We were in the car, traveling between appointments and Anne was on her phone. She was wearing a headset so I could only hear her side of the conversation, but I could imagine the other side - so I will fill it in for you.
" ... thank you for taking time to speak with me. I have a specific agenda this morning.
"Here's the background. I was speaking with Diane Thomas yesterday and she let me know that she had not been invited to be part of the upcoming speaker series. She noted that other Past Presidents, some who had served before her and some after, were on the roster, but she was not.
"I know you intend to include her; is there some reason she hasn't been contacted?"
As Anne listened to the answer, I could imagine that Tonya (the woman on the other end) was explaining that she was sure Diane was exhausted having just completed her term at the Global level, and she didn't want to impose by asking for one more thing.
Anne continued, "Yes, I understand how you might think that way. And that is the folly of the Golden Rule. You think that's how you would like to be treated and so you are treating Diane the same way.
"Here's the thing. Diane is suffering from what I will call "Post Board-term Recovery Syndrome;" that is the silence resulting from others not wanting to impose further. No one calls, no one writes, no one asks for your help or your advice. I have experienced it myself and it is very discouraging.
"Having undertaken several significant initiatives during my own term, I was stunned by the silence. It felt like "When you are done, we have no further use for you." There was no continuity, decisions were made without my input which was a shame because my knowledge would have been helpful.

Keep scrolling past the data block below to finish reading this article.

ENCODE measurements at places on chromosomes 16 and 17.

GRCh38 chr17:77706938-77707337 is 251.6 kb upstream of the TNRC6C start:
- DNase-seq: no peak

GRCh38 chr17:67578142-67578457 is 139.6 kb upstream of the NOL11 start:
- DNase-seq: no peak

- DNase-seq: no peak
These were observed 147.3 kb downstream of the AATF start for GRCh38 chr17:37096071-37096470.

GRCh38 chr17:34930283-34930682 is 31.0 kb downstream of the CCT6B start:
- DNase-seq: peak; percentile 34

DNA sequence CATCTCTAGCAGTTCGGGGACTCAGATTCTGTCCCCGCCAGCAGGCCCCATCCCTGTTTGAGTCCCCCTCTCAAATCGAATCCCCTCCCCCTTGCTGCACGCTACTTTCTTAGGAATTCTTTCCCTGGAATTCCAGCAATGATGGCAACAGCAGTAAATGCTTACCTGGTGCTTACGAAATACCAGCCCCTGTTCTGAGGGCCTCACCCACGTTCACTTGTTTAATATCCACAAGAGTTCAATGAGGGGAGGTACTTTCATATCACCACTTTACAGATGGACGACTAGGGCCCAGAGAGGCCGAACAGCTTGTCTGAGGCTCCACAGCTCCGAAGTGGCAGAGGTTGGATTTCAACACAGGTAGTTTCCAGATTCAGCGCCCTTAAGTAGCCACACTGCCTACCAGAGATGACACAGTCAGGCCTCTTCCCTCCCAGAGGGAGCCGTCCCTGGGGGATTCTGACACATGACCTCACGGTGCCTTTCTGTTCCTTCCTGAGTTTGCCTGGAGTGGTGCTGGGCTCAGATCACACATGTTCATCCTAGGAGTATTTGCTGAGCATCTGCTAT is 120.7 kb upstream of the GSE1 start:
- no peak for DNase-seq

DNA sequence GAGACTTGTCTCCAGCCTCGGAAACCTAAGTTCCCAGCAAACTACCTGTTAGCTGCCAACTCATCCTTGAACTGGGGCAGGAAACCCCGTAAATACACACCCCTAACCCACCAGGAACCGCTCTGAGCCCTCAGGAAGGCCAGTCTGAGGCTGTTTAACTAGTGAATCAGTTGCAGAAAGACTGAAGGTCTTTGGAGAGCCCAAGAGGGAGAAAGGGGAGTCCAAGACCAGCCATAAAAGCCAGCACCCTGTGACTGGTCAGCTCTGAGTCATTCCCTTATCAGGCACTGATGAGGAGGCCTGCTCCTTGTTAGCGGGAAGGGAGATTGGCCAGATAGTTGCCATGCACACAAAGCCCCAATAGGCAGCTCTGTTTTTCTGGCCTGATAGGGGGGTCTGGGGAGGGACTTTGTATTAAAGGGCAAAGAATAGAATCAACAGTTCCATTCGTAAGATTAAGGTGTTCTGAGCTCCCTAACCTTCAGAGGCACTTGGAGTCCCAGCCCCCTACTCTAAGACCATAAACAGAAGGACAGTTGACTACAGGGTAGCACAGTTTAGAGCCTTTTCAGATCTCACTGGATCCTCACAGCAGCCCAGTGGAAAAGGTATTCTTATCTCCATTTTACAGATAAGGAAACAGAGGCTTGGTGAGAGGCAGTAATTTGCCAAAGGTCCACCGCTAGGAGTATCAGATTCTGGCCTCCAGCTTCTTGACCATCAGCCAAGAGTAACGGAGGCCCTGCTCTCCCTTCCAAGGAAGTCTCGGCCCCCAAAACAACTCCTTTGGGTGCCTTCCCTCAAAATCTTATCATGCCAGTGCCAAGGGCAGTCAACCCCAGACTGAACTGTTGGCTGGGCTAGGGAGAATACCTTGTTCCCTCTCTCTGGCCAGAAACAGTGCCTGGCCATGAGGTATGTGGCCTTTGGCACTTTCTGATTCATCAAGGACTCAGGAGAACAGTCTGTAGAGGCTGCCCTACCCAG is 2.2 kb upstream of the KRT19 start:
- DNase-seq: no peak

"My feelings were hurt. And it sent me down the rabbit hole wondering if I had offended everyone somehow.
"Diane told me her feelings are hurt too, and she was wondering if people were just glad to get rid of her.
"You and I both know she didn't offend anyone, we are all very proud of her, we respect and appreciate her contributions and admire her for her masterful leadership of the Global Board.
"Would you have time to give her a call today? And get her on the roster?"
I can imagine that Tonya was taken aback. She believed that she was doing the "right thing" and here she was learning that her actions (or lack of) had a devastating and unintended impact on a woman she very much admired. She was expressing her dismay and asking Anne how to handle the call.
"Well, if I was making the call, I would start with an apology for not contacting her sooner. I would acknowledge that you had spoken to me and you now understand that you were mistaken in thinking she would want to be left alone. I would tell her I was sorry if I had hurt her feelings - I had not meant to leave her out, I was just giving her time to recover. "Then I would offer her the choice of at least two speaking dates.
"Once a date was set, I would ask Diane how she would like to be involved in the organization - or not - and offer to help make that happen. One thought I had was to ask her to be an advisor to the new committee ..."
As you can see, Anne intervened in a situation where good intentions had resulted in unintended consequences. Diane, the former leader of the Board, had her feelings hurt - something that neither Anne nor Tonya would have ever wanted.
Rather than making assumptions about how people want to be treated (the Golden Rule), it would be better all-around if we asked them. We ask whether you prefer your coffee with cream, sugar, milk, or black - whether you prefer your martini with an olive or a twist - we don't assume that others will even want coffee never mind how they prefer to have it prepared.
There are several messages here.
First of all, we are all doing our best to get along in this world. Let's avoid hurting one another unintentionally by asking people how they would like to be treated, instead of deciding for them.
Secondly, let's not miss an opportunity to tell people we admire and appreciate them.
Thirdly, let's intervene when we observe unintended consequences; give the person the benefit of the doubt and create an opportunity for them to make a graceful recovery.
Until next time!